and know that virtue and strength comes from Him to bless or curse all sorts of means.
● “Look on my enemies, because they multiply;
and they hate me with unjustified hatred“.
Psalm 23: 19
Consider mine enemies.
Watch them, weigh them, check them, defeat them. For they are many.
They need the eyes of Argus to watch them, and the arms of Hercules to match them,
but the Lord is more than sufficient to defeat them.
The devils of hell and the evils of earth are all vanquished
when the Lord makes bare His arm.
They hate me with cruel hatred.
It is the breath of the serpent’s seed to hate;
their progenitor was a hater, and they themselves must needs imitate him.
No hate so cruel as that which is unreasonable and unjust.
A man can forgive one who had injured him,
but one whom he has injured he hates implacably.
“Behold, I send you forth as sheep in the midst of wolves“,
is still our Master’s word to us.
● “Keep my soul, and deliver me;
let me not be ashamed, because I hope in You“.
Psalm 23: 20
O keep my soul out of evil, and deliver me when I fall into it.
This is another version of the prayer,
“Lead us not into temptation, but deliver us from evil“.
Let me not be ashamed.
This is the one fear which like a ghost haunted the Psalmist’s mind.
He trembled lest his faith should become the subject of ridicule
through the extremity of his affliction.
Noble hearts can brook anything but shame.
David was of such a chivalrous spirit, that he could endure any torment
rather than be put to dishonour.
For I put my trust in You.
And therefore the Name of God would be compromised if His servants were deserted;
this the believing heart can by no means endure.
● “The innocent and the upright cleave to me,
because I wait upon You, O Lord“.
Psalm 23: 21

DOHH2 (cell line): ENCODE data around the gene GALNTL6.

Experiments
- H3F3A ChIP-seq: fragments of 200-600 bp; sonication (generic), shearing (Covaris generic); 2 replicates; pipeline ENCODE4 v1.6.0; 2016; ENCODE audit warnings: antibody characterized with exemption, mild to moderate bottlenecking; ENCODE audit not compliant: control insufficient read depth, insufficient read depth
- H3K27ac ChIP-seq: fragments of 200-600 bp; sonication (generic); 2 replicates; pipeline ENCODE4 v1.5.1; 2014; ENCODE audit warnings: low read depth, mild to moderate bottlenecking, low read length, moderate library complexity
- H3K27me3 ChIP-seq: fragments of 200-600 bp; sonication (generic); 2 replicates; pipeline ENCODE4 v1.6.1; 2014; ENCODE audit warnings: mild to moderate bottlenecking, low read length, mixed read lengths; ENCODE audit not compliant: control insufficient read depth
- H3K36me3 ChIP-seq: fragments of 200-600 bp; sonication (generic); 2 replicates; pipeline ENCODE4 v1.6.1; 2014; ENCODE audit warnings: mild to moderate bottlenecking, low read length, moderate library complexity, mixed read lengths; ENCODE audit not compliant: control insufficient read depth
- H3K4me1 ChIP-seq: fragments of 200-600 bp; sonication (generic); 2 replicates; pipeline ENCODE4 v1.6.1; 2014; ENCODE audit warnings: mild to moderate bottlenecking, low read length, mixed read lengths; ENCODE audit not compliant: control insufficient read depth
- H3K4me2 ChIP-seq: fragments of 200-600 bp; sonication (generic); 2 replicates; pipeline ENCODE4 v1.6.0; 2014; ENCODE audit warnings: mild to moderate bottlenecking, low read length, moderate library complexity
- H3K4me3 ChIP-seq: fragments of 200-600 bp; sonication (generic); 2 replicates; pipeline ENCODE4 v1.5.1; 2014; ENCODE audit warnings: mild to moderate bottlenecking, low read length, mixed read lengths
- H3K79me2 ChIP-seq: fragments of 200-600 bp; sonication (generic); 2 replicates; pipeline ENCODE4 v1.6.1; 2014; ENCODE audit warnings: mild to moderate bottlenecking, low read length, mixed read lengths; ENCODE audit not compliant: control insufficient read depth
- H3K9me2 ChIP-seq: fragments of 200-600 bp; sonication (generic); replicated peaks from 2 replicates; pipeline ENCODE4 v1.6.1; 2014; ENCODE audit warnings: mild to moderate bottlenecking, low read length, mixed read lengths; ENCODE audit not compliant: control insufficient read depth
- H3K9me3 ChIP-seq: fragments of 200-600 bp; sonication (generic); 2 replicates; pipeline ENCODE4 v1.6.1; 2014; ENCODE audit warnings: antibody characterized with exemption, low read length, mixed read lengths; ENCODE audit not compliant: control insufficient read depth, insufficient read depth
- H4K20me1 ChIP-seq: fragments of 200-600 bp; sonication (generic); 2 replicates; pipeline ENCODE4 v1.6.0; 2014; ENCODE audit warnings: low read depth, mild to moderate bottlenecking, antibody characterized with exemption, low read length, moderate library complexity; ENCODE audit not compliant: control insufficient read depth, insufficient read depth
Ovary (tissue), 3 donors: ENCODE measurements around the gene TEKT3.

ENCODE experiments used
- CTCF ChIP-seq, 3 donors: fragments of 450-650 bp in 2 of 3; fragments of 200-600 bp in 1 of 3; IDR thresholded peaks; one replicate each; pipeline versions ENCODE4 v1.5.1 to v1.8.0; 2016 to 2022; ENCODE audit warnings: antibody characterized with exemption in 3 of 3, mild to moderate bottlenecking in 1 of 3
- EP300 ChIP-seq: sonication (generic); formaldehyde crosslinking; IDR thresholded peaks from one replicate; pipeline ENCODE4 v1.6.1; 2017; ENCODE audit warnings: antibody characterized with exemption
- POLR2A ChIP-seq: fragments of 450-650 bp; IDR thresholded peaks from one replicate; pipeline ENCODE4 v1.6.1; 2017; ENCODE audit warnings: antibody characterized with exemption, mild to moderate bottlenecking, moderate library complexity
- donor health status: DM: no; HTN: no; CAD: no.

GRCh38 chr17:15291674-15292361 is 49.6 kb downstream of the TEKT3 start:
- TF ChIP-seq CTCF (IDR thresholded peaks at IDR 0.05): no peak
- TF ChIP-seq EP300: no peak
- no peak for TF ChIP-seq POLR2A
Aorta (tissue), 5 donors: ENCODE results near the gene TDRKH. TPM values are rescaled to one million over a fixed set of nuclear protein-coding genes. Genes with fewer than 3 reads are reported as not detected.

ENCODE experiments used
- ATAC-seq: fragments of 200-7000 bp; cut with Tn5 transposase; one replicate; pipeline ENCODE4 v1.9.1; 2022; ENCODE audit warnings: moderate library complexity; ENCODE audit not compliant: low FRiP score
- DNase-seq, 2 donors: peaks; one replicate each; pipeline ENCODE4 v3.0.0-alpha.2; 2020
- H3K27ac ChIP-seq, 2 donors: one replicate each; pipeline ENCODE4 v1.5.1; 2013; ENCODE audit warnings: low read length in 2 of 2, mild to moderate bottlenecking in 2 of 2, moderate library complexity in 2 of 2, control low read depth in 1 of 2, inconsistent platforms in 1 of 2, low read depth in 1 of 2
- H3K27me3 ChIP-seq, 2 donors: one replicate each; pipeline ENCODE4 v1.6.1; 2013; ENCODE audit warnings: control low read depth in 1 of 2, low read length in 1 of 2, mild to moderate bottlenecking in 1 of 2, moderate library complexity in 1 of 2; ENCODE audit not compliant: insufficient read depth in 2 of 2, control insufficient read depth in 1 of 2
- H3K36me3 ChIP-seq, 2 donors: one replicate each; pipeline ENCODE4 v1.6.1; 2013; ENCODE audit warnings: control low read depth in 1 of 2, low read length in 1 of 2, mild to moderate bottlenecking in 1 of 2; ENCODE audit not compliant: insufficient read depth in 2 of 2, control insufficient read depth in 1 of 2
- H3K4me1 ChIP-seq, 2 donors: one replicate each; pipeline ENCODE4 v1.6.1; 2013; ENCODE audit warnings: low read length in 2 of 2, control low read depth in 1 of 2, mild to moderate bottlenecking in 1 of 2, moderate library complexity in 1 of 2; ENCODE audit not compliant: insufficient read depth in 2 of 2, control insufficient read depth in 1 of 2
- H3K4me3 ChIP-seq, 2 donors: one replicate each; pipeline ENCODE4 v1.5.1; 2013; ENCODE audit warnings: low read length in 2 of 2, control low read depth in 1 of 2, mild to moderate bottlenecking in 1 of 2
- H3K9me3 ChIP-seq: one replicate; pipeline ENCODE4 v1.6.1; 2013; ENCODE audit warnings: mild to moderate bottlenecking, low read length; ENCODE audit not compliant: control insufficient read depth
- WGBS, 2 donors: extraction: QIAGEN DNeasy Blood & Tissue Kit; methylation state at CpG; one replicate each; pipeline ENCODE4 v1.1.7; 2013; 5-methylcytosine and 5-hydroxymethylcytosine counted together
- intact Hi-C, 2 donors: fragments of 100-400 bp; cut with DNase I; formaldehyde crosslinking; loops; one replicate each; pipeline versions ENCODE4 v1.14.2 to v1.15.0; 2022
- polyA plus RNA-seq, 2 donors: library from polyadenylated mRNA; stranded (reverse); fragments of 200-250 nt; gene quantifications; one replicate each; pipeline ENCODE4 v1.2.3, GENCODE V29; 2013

Let integrity and uprightness preserve me.
What better practical safeguards can a man require?
If we do not prosper with these as our guides,
it is better for us to suffer adversity.
Even the ungodly world admits that
“honesty is the best policy“.
The heir of heaven makes assurance doubly sure,
for apart from the rectitude of his public life,
he enlists the guardian care of Heaven in secret prayer:
“for I wait on You“.
To pretend to wait on God without holiness of life is religious hypocrisy,
and to trust to our own integrity without calling upon God is presumptuous atheism.
Perhaps the integrity and uprightness referred to are those righteous attributes of God,
which Faith rests upon as a guarantee that the Lord will not forfeit His word.
● “Redeem Israël, O God,
out of all his afflictions“.
Psalm 23: 22
Redeem Israël, O God, out of all his troubles.
This is a very comprehensive prayer,
including all the faithful and all their trials.
Sorrow had taught the Psalmist sympathy,
and given him communion with the tried people of God;
he therefore remembers them in his prayers.
Israël, the tried, the wrestling, the conquering hero,
fit representative of all the Saints.
Israël in Egypt, in the wilderness, in wars with Canaanites, in captivity,
fit type of the Church Militant on earth.
Jesus is the Redeemer from trouble as well as sin,
He is a complete Redeemer, and from every evil
He will rescue every Saint.
This most beautiful of “Psalms and hymns and spiritual songs”
closes with a sweet petition
– such an one, as every one of the true Israel of God
would wish to depart with on his lips.
“Redeem Israël, O God, out of all his troubles”.
It breathes the same holy aspiration as the aged Simeon’s
“Lord! now let Your servant depart in Peace,
for mine eyes have seen Your Salvation“.